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Getting Rid of Argentine Ants


Getting Rid of Argentine Ants

Argentine Ant Standing Upright on a Flower Bud

Zen Shui/Odlon Dimier, PhotoAlto Agency, Courtesy of Getty Images

How to Physically Identify an Argentine Ant:

They are light to dark brown, 1/10" or 2.5mm long. Honeydew collecting ants, like the Argentine, have a swollen, almost translucent abdomen.

Argentine Ants March with Military Precision:

When nests are flooded by rain, lines of workers will carry the white pupae to higher ground.

Multiple Queens and Budding - Argentine Ants :

Every Argentine Ant queen, of which there may be hundreds in each colony, lays hundreds of eggs which hatch in 30 days. The larvae are cared for by female workers for about 60 days before they become Pupae. About 2 weeks later, adults emerge to renew the life cycle. New Argentine Ant colonies are formed in a process called budding, in which a Queen will walk, rather than fly to a new (sunny) location, accompanied by some workers.

Argentine Ant Habitat:

Argentine ants live underground, beneath boards, flowerpots, sidewalks, stones and houses.

Favorite Foods of the Argentine Ants:

Argentine Ants have a "sweet tooth" although as the photo shows they will prey on other insects in the garden as well as indoors, where they will dine on flea larvae as well as human and pet food.

Argentine Ants and Human Contact:

Argentine Ants do not sting and very seldom will bite.

Distribution of the Argentine Ant is Worldwide:

Although native to South America, Argentine Ants can be found in Australia, Europe, the western half of the U.S., South Africa, Hawaii and Mexico.

Damage Caused by Argentine Ants:

Mostly, Argentine Ants are a pesky pest for getting into human and pet foods, so uncovered food, both human and pet, attracts them as do unrinsed food or soda containers left in garbage cans.

Controlling Argentine Ants - Remove Food and Water Sources and Bar Their Entry :

Leave Argentine Ants hungry by storing human and pet foods in containers with snap-on lids or glass jars with sealing gaskets. Do not leave opened food on countertops and dust/vacuum/sweep food crumbs from floors daily. Clean meat or food wrapping in soapy water before tossing it into a rubbish container. Empty indoor organic waste/compost pails daily, rinsing them before returning them to duty.

Physically bar Argentine Ants from the home by applying silicone caulk to foundation cracks and behind cupboards, combining this with a dust of boric acid or diatomaceous earth. OBSERVE ALL SAFETY PRECAUTIONS!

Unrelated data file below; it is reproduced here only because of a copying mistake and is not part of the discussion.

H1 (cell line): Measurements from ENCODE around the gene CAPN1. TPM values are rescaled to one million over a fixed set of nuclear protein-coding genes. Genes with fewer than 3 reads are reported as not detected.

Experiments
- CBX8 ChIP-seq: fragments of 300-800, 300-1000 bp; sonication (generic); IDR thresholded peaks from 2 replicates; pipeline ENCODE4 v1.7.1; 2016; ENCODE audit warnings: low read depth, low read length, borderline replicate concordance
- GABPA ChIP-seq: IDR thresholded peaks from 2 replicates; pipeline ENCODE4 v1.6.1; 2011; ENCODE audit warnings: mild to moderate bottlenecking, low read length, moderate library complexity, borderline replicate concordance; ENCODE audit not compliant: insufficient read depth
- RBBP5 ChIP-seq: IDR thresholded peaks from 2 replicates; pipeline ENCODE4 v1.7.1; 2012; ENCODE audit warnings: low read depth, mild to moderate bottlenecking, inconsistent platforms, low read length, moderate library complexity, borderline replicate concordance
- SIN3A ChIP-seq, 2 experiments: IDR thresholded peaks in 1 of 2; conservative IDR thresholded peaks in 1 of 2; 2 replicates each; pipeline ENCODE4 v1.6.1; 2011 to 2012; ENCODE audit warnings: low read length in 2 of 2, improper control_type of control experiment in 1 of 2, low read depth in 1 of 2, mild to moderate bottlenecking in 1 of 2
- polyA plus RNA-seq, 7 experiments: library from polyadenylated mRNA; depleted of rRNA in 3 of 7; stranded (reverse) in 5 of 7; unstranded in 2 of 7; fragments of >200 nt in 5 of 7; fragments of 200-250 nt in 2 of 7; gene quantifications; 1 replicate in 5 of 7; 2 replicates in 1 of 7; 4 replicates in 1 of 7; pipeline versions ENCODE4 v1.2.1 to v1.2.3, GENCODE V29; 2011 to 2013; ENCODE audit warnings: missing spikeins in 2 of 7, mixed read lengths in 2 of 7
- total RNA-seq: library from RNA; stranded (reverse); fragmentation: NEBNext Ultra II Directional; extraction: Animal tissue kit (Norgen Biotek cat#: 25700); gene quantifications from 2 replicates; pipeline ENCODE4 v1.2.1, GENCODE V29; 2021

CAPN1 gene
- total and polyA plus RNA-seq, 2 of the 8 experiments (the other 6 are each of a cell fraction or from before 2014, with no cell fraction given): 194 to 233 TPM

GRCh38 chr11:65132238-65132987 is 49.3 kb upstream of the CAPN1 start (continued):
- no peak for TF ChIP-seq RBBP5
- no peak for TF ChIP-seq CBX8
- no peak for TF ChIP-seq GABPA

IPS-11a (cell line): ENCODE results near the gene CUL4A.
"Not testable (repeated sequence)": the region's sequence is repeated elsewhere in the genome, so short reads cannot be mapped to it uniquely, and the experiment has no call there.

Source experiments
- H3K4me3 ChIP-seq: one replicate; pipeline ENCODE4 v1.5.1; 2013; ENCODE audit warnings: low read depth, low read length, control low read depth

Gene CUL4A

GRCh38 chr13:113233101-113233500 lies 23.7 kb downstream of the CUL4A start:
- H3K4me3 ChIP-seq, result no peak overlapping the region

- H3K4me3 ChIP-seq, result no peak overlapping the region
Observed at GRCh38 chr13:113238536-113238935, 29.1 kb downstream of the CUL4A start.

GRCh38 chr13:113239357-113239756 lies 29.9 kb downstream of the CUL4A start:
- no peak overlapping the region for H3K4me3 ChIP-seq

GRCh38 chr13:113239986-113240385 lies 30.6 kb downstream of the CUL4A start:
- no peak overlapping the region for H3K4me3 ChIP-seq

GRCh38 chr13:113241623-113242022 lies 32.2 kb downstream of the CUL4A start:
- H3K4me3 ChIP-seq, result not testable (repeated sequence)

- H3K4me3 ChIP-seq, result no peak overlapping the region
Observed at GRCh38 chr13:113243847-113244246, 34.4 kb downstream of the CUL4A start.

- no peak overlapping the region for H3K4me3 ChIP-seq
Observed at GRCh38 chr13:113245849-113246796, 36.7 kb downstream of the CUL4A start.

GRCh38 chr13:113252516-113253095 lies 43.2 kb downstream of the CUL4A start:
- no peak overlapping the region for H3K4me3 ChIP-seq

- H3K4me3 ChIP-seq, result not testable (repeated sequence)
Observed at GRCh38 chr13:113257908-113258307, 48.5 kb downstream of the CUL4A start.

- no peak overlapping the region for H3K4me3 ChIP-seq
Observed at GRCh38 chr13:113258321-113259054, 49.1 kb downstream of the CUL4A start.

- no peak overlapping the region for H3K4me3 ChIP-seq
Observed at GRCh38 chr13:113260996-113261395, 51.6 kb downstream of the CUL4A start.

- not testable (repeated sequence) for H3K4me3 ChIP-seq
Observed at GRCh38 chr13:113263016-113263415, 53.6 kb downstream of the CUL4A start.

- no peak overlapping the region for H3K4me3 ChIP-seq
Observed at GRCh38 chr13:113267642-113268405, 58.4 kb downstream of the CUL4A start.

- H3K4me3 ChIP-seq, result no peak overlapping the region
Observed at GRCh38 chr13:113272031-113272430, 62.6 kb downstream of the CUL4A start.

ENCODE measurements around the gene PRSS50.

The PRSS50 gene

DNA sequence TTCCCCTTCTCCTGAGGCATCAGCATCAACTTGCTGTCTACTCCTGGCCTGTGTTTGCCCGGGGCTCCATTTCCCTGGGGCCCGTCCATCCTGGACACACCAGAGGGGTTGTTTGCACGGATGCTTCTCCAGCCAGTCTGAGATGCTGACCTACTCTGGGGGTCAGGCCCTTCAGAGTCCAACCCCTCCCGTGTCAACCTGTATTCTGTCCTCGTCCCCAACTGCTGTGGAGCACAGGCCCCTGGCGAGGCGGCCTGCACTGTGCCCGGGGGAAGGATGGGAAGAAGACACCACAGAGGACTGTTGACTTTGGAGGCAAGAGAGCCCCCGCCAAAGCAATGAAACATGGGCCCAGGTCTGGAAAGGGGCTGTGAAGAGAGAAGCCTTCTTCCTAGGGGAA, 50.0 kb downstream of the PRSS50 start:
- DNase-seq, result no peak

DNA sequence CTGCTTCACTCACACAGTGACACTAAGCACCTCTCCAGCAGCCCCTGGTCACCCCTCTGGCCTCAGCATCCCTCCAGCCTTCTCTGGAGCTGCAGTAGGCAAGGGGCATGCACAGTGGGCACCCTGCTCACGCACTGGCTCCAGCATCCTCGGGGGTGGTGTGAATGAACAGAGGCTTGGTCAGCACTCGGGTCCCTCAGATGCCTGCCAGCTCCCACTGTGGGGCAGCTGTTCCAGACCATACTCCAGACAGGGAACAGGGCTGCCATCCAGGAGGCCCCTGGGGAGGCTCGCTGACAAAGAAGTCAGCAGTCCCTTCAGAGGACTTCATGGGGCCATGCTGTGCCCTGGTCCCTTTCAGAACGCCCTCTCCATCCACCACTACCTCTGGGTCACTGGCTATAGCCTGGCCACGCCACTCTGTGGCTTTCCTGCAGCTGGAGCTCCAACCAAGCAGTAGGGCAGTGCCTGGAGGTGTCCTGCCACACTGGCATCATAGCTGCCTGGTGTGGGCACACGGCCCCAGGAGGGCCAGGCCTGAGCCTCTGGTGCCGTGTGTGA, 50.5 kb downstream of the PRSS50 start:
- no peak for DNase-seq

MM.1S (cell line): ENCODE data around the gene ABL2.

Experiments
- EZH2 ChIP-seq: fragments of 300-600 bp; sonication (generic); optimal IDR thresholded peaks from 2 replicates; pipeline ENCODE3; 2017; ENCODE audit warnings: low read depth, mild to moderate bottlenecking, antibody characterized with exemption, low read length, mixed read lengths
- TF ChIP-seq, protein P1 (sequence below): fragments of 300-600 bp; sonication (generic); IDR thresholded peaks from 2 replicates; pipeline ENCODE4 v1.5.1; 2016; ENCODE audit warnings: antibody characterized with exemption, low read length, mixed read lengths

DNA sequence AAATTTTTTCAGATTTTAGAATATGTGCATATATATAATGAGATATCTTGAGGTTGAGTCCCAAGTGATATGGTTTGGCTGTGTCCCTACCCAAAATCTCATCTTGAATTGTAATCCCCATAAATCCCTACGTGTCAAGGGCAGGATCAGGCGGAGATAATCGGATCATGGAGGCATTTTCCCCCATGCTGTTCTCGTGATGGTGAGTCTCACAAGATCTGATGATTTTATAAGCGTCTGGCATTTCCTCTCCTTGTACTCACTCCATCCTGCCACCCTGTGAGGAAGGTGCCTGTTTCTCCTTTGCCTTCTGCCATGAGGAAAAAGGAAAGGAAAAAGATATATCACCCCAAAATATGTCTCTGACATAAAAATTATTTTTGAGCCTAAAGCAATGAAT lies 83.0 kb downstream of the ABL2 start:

More Ways to Keep Argentine Ants Out of Your Home:

Caulk cracks and crevices around foundations that provide entry from outside using silica aerogel for long-term control combined with pyrethrins for more immediate effects. Ants may be using wires and pipes to enter and travel to their destination so check utility service entrances for cracks and repair as needed. Also, eliminate indoor cracks and crevices in kitchens and other food preparation and storage areas.

Cleanup Indoors:
Rinse out empty soft drink containers or remove them from the building. Thoroughly clean up grease and spills immediately. Remove garbage from buildings daily and change liners frequently. Look for indoor nesting sites, such as in potted plants. If ants are found in potted plants, remove the containers from the building, then place the pots for 20 minutes in a solution of insecticidal soap and water. Ants-be-Gone Recipe: two tablespoons of insecticidal soap per quart of water. Submerge the potted plant so the surface of the soil is just covered by the water-soap solution.

Cleanup Outdoors
Outdoor ant nests may be associated with ornamental trees and shrubs that support large populations of honeydew-producing insects such as aphids, soft scales, mealybugs or whiteflies. So, avoid planting such trees and shrubs next to buildings and keep plants, grass, and mulch several inches away from the foundation of buildings because ants will use these materials for nests.

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